Friday, September 12, 2008

Ties with Libya expose US hypocrisy

Gulf News

By Marwan Kabalan

September 12, 2008

When US President George W. Bush delivered his first major speech on democracy in the Middle East, it seemed as if the US had turned a page of history.

"Sixty years of Western nations excusing and accommodating the lack of freedom in the Middle East did nothing to make us safe, because in the long run, stability cannot be purchased at the expense of liberty," Bush said in the fall of 2003. "Therefore, the United States has adopted a new policy, a forward strategy of freedom in the Middle East".

In accordance, Bush pledged to support the cause of Arab democrats and rein on Arab regimes to allow more political participation. Recent developments in US policy towards the Arab world suggest that these were empty words. The Bush administration has, in fact, not only failed to translate these promises into something tangible, but has also reversed the gear.

As far as we know, democracy promotion in general has never been an end by itself for the US, rather the form of democracy promoted was, in most cases, narrow and thereby suitable for furthering US interests. This applies both to the US's historical record and the role of democracy promotion as a "central theme" in the foreign policy of the Bush administration.

The gap between the commitment to promoting democracy and the reality of US foreign policy is most evident in the case of the Middle East, for whom there must be disbelief at the notion that the US has a long-standing commitment to democracy promotion.

The entire history of US relations with this region shows that Washington has been involved more in undermining democratic regimes than fostering them. And, crucially, the drive for such a policy has been economic and strategic interests. The case of Libya provides an excellent example of this tendency.

Last week, the whole world was watching, with amusement, US Secretary of State Condoleezza Rice embracing the Libyan regime. To add insult to injury, Rice emerged from a meeting with Colonel Muammar Gaddafi in Tripoli smiling broadly, describing her visit to Libya as "a historic moment".


For the sake of refreshing our memory, Rice was a guest of the same leader who, for the past 40 years, has been branded in the west as a "disgrace to civilisation". Former US president Ronald Reagan once called him the "mad dog of the Middle East", who sponsors international terrorism, condones piracy, kidnapping, plane-hijacking and even hired-killing. In US media, Gaddafi was portrayed as a "ruthless dictator and power-lusting nationalist", who very often expressed fascist and explosive social ideas.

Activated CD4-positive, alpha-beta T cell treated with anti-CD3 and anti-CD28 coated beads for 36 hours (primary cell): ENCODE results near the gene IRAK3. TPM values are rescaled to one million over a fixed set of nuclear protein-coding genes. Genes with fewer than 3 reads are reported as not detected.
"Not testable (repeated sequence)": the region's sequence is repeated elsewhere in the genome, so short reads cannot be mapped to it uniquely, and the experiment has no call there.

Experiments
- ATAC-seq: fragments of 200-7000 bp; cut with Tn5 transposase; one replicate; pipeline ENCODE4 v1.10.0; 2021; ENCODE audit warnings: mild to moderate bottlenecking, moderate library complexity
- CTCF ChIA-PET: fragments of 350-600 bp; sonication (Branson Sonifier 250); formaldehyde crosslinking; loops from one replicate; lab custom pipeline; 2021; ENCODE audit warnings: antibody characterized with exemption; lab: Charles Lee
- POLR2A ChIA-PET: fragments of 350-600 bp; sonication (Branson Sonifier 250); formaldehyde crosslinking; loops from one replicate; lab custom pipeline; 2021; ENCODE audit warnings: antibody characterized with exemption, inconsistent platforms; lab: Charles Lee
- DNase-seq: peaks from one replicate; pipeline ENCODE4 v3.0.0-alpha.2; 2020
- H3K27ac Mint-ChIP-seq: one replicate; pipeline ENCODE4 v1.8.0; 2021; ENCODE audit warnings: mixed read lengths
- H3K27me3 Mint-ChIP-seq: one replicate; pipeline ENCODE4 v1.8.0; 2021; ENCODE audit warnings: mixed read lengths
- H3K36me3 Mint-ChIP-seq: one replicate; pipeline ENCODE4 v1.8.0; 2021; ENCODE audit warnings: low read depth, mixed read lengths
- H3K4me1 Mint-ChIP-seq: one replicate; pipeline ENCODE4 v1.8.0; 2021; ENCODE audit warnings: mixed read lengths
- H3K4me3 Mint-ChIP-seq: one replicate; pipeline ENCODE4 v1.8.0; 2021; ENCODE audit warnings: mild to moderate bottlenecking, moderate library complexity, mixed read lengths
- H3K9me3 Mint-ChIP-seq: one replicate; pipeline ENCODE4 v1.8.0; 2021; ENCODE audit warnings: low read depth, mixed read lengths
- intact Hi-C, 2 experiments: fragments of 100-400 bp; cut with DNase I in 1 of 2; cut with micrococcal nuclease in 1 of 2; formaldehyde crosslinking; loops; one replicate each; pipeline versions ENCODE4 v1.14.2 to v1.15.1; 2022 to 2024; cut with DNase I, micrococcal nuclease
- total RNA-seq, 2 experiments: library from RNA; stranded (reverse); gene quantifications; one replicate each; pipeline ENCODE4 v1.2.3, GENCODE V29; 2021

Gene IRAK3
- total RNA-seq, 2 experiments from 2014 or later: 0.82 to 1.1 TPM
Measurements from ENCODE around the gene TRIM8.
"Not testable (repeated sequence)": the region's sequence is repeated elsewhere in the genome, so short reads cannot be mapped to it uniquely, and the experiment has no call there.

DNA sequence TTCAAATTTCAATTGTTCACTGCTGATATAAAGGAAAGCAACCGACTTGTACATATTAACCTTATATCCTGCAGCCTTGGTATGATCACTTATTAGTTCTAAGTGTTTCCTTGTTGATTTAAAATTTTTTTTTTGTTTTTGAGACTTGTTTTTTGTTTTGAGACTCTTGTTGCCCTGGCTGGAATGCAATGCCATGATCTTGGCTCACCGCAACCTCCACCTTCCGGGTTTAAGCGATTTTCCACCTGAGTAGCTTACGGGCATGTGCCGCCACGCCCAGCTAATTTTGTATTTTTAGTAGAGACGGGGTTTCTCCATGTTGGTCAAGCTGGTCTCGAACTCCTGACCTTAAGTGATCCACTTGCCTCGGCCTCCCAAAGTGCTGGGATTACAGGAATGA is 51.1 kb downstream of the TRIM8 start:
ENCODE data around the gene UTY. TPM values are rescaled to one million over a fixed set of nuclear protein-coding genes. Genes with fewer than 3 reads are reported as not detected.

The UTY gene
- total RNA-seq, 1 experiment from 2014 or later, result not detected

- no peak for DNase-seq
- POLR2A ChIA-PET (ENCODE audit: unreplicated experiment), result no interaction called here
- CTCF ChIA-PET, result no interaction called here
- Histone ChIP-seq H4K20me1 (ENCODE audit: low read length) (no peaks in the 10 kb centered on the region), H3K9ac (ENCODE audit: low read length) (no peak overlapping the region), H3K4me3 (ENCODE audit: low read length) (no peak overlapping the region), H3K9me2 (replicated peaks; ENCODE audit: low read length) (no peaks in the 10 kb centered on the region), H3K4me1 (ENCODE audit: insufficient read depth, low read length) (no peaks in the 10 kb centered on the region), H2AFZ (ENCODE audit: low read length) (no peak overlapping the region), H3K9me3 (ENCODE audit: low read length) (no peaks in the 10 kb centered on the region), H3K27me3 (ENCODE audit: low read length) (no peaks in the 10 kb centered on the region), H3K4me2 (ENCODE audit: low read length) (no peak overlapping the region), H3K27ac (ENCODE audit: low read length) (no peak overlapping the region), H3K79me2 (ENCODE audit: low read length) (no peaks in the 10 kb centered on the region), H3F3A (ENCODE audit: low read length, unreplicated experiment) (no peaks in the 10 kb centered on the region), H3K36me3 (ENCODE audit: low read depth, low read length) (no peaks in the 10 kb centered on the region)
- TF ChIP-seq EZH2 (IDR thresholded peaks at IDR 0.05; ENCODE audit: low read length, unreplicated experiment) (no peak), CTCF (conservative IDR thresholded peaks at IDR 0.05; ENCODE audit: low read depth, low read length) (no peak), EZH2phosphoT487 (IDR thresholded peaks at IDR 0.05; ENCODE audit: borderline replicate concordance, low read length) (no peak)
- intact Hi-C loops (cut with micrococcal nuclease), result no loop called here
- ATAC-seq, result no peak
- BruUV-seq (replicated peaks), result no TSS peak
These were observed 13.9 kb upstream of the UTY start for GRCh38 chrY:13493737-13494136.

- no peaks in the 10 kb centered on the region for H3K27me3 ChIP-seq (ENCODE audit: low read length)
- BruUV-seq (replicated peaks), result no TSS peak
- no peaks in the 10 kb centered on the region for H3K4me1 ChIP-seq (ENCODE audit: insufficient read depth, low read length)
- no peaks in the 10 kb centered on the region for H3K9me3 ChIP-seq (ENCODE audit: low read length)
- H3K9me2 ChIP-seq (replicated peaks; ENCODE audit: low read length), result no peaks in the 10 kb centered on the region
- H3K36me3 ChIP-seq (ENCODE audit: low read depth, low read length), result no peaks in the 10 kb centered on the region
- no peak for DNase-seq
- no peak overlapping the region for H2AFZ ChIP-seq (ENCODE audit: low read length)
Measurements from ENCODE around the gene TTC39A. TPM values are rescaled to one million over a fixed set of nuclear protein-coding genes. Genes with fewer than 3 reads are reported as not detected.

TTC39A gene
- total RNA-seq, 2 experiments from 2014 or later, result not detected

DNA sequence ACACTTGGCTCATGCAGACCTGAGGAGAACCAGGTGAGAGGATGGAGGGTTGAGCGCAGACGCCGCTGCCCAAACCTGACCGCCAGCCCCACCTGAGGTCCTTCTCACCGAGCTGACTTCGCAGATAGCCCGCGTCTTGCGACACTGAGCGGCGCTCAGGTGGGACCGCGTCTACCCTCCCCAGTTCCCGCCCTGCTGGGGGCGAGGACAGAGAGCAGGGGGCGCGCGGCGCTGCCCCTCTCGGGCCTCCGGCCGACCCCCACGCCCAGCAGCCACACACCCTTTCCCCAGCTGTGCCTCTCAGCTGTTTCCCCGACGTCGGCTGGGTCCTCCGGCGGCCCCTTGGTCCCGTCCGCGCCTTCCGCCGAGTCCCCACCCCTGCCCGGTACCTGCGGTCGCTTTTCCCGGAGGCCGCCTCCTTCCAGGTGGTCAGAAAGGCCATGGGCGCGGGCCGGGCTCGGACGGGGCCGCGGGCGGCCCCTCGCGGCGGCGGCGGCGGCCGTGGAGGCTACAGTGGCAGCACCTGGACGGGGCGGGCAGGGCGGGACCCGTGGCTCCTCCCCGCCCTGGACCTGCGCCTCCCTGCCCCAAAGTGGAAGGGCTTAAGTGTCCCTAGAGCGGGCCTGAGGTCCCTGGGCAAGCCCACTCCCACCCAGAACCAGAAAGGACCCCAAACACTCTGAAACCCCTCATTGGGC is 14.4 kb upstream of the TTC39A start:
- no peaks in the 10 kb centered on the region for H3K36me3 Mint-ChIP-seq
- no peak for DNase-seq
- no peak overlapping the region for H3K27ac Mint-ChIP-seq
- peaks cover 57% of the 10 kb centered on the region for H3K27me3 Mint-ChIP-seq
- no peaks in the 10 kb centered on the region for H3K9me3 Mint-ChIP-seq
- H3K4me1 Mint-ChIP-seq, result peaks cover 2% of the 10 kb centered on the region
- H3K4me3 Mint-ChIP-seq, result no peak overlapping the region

He was, furthermore, characterised as an "agitator, maverick demagogue, irresponsible, and at times, childish." His weird ideas were depicted as radical and utopian fallacies closer in shape and essence to chauvinism than to traditional nationalism. In addition, Libya's dismal human rights record was denounced and; as a consequence, Gaddafi's regime was isolated, contained and became subject to international sanctions.

In recent years, however, this picture has been completely discarded and replaced with a more positive one. This radical shift reflected a long-standing tendency in Western political discourse, concealed political and economic interests and culminated in the dramatic rapprochement with Libya.

Indeed, Gaddafi has made enough concessions to bring about a change in the US approach towards Libya. The US administration has clearly ignored that Gaddafi has made a few concessions, in fact none, to his own people. He is still the undisputed ruler, or - to be more precise - the owner of the country and its resources. Amidst the rush to secure economic interests, US calls for political openness could not stand a chance.

Rice claims that she raised issues of human rights with Gaddafi, but, to the dismay of many, no evidence to support this claim has so far surfaced. The only statement that has been heard in Tripoli was about Libya's enormous economic resources, which "matter to us", as Rice put it.

Dr Marwan Kabalan is a lecturer in media and international relations, Faculty of Political Science and Media, Damascus University, Syria.

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